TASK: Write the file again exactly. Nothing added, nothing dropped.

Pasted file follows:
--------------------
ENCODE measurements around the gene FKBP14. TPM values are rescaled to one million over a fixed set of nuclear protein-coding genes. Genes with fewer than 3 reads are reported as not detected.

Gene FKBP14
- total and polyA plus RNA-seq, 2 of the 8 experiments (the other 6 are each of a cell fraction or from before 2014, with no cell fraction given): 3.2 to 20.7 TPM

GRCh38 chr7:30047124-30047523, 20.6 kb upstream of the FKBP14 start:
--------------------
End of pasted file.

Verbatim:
ENCODE measurements around the gene FKBP14. TPM values are rescaled to one million over a fixed set of nuclear protein-coding genes. Genes with fewer than 3 reads are reported as not detected.

Gene FKBP14
- total and polyA plus RNA-seq, 2 of the 8 experiments (the other 6 are each of a cell fraction or from before 2014, with no cell fraction given): 3.2 to 20.7 TPM

GRCh38 chr7:30047124-30047523, 20.6 kb upstream of the FKBP14 start: